A Normal Friday Night

I thought it would be just a normal Friday night. Popped into Fred Meyer right after work to get something for dinner, then decided to leave because I could not find anything I wanted. I was in the store about 10 minutes. On the way in, I noticed one cop car at Starbucks. Nothing unusual, they could have been stopping in or checking something out. On my way out to my car I noticed more cop cars, sirens and more cops arriving by the minute and paused in the lobby to see what was going on. A Fred Meyer employee advised people to leave out of the opposite set of doors, or maybe not leave at all. I debated a minute about leaving but something told me I should stay put. I did not want to be that random dumb civilian who got caught in the cross-fire nor made the situation worse.

A few of us were milling out in the lobby seeing if it was safe for us to leave and wondering what was going on. I could see the cops moving around the Starbucks outside and I realized this was developing into something more serious. And then I heard what I thought be one shot. I could see at least two of the cops with guns drawn, one handgun and something that looked like a rifle. I still had no idea what was happening, except for guns drawn never means anything good.

I could feel the officers emotions skittering around trying to figure out what to do and how to contain the situation. I had no idea what the situation actually was. I am not generally a dramatic person so I am not entirely sure why I stayed out in the lobby, which was enclosed only in glass, rather than going into the store. I also think at that point Fred Meyer had locked the lobby doors that led to the outside. As I was watching, the door from Starbucks opened and the suspect came out, his back to the lobby area, gun drawn, feet planted, pointed straight at the cops. As things often do, time slowed down and that moment is forever crystallized in my mind. I can see him vividly in my mind and realized at that moment how incredibly serious the situation had become and I thought he was going to die.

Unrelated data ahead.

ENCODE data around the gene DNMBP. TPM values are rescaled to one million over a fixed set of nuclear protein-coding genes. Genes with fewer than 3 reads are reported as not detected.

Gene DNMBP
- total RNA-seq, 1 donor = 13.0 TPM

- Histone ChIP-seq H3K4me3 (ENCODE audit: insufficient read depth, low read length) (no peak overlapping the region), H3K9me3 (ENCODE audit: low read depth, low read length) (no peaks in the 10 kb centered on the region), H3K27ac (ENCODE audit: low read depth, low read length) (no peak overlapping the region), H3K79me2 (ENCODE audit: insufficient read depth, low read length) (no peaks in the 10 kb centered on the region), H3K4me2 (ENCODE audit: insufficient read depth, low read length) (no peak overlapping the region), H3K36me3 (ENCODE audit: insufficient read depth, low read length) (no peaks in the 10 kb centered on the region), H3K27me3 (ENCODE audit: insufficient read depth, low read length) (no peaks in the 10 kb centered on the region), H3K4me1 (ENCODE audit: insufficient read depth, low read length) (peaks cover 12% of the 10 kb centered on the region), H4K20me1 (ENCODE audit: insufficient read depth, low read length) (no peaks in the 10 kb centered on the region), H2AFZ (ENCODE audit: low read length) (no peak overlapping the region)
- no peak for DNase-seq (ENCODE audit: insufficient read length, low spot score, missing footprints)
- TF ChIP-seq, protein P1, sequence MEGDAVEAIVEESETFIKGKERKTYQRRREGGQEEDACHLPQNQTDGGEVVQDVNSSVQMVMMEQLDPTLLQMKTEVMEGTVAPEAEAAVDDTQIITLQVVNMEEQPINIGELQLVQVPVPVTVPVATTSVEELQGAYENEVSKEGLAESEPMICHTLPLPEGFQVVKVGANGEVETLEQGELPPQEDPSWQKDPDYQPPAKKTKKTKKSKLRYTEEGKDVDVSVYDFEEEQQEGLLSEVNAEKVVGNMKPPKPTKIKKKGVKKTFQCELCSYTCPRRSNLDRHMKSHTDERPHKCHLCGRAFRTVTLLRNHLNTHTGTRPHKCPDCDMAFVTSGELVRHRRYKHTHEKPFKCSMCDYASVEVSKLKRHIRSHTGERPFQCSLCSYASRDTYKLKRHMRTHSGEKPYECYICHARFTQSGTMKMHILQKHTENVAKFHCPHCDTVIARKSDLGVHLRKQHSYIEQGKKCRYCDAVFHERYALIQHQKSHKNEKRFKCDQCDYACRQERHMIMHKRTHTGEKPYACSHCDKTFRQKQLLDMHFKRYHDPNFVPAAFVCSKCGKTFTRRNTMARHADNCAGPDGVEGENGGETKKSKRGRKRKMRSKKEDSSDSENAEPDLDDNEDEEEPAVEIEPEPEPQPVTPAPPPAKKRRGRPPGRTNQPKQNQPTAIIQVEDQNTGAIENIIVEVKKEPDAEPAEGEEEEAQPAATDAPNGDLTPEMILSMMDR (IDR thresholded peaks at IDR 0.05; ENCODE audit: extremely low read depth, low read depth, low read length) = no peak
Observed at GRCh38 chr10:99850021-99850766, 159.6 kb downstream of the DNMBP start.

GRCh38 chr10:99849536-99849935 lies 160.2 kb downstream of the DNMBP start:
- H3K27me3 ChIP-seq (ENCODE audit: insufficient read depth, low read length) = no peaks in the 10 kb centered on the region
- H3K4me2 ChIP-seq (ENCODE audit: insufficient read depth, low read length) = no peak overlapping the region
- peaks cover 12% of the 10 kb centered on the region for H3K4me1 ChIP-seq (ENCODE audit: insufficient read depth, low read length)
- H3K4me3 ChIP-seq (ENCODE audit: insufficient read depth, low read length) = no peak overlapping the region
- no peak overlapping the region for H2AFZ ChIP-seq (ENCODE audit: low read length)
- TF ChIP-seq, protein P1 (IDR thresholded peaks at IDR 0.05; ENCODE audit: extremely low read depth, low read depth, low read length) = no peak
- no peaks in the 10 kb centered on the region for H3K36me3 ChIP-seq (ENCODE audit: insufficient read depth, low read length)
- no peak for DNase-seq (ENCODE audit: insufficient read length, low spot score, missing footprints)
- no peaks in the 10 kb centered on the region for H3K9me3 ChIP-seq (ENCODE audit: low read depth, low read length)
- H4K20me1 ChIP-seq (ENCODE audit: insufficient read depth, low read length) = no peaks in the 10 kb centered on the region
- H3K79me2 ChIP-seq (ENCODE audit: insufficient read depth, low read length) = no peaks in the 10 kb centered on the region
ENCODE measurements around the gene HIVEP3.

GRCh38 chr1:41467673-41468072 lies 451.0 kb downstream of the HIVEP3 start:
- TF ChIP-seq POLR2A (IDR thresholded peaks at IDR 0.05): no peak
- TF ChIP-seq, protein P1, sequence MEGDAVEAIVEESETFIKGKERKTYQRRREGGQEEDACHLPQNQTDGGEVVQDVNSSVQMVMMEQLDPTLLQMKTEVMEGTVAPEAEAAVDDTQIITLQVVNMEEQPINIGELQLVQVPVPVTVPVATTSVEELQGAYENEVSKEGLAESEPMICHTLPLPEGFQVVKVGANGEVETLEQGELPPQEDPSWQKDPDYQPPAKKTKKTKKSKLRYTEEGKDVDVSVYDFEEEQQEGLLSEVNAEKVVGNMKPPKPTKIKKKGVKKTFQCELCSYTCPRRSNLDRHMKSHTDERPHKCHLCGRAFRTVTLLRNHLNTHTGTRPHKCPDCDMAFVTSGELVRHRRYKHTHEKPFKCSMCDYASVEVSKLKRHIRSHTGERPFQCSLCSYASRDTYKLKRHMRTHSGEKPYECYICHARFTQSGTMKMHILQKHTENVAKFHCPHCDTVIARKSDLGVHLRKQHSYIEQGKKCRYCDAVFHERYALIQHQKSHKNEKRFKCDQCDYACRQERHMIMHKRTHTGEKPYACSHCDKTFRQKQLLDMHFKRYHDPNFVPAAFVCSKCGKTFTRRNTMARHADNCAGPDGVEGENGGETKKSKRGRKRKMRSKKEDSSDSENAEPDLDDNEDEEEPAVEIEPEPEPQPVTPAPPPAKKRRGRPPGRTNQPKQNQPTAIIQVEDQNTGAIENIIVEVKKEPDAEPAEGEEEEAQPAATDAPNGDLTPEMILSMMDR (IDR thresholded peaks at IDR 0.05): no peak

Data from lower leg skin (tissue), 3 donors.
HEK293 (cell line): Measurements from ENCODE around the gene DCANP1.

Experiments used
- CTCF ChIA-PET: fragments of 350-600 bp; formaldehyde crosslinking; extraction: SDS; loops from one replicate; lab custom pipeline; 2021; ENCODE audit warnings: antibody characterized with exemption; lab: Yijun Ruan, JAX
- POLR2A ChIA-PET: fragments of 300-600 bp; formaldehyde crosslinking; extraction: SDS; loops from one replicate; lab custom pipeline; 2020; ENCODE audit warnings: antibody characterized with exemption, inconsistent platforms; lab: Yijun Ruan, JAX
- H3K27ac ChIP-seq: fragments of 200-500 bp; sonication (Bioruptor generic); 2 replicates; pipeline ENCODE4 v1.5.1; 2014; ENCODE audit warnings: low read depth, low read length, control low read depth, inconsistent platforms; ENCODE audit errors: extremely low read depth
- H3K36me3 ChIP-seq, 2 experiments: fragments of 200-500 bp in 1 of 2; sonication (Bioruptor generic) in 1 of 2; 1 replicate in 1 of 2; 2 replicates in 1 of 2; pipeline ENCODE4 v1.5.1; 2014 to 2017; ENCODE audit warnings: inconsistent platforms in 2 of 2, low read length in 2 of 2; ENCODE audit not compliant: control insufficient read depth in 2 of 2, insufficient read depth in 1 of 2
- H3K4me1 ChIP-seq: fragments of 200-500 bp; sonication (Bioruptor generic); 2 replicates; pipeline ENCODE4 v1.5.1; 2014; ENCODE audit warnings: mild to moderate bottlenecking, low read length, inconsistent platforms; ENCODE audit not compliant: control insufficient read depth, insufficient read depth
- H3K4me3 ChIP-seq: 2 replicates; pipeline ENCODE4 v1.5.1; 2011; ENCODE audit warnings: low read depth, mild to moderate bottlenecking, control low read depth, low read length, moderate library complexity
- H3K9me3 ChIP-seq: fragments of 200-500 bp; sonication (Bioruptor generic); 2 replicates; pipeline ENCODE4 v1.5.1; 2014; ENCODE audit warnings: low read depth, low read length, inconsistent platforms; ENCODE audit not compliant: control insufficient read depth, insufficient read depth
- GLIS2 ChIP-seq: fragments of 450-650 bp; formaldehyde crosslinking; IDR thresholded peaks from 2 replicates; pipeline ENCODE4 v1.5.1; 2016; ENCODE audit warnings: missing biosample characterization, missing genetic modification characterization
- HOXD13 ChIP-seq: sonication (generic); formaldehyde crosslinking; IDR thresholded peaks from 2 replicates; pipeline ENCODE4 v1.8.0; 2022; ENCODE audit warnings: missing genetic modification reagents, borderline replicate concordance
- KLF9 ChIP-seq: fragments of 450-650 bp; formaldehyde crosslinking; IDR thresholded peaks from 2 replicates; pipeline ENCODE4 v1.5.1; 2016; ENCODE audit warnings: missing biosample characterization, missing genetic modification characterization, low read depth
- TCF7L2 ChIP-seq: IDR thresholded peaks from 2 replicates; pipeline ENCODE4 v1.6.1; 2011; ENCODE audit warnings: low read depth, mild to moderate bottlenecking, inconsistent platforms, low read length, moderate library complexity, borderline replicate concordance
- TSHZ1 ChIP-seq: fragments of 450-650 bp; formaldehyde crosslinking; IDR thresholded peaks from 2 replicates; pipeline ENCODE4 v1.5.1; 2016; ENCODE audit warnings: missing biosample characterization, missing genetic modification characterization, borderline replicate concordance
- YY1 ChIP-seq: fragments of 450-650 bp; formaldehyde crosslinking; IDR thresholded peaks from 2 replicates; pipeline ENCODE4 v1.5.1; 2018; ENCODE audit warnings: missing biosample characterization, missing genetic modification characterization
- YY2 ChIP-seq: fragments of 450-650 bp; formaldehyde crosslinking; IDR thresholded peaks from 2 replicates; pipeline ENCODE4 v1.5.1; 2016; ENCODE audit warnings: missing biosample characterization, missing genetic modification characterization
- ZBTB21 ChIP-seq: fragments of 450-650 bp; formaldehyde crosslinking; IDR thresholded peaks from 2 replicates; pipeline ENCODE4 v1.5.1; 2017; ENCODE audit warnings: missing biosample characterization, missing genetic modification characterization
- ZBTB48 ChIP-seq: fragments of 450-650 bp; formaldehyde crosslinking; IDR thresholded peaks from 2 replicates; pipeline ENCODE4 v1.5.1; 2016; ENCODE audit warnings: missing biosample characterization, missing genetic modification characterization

There seemed to be the longest pause and then the “pop-pop-pop” of gunfire. I didn’t see the cops shoot him or what happened next. I had no desire to watch and I remember scrambling around a little bit and then thinking I should get down to make myself less of a target in the event bullets went astray as I had nothing between me and the situation but glass. Some people were hiding behind a large ice freezer and I think other people ran into the store. I remember the looks on the faces of the people hiding behind the freezer, basically frozen in terror, once the gunshots stopped. Everyone was asking everyone else if they were okay and I just wanted to get out of there.

I was thinking about what I would do if the cops hadn’t got the suspect or if he came in the store, where would be the best place to hide. I went all the way to the back of the store. The fear and the terror was a palpable feeling, not just from myself internally, but others too. I felt sick to my stomach and had no appetite by then. I figured the cops must have killed him or contained him because I didn’t hear any additional gunshots.

Within the next few minutes they put the store on lock-down and I was milling around with everyone else. Some people had no idea what happened, others made the comment about the police shooting someone and then I had some brief conversations with other folks about where they had been and what they experienced and what I experienced. Most people and employees had no idea what happened or why the store was on lock-down.

The lock-down did not last very long and they were letting out people out of the doors on the South side of the store. I walked all the way around the parking lot as the police taped off a good portion of it. Cops were everywhere, up and down 28th from Broadway to the Fred Meyer and of course my car was parked in the taped-off area. I saw the news crews and other people looking on. I ended up talking to one girl about what had happened as she lived in the area and I thought about how to get to my car and get home but I did not want to talk to anyone else about it. I wanted to get home and get out of there. Police officers were escorting people to their cars and I waited a few minutes for the cops to escort me over to my car and then I got out of there. There were a lot of emotions running through me at that time, but overall I was okay and things could have been much worse.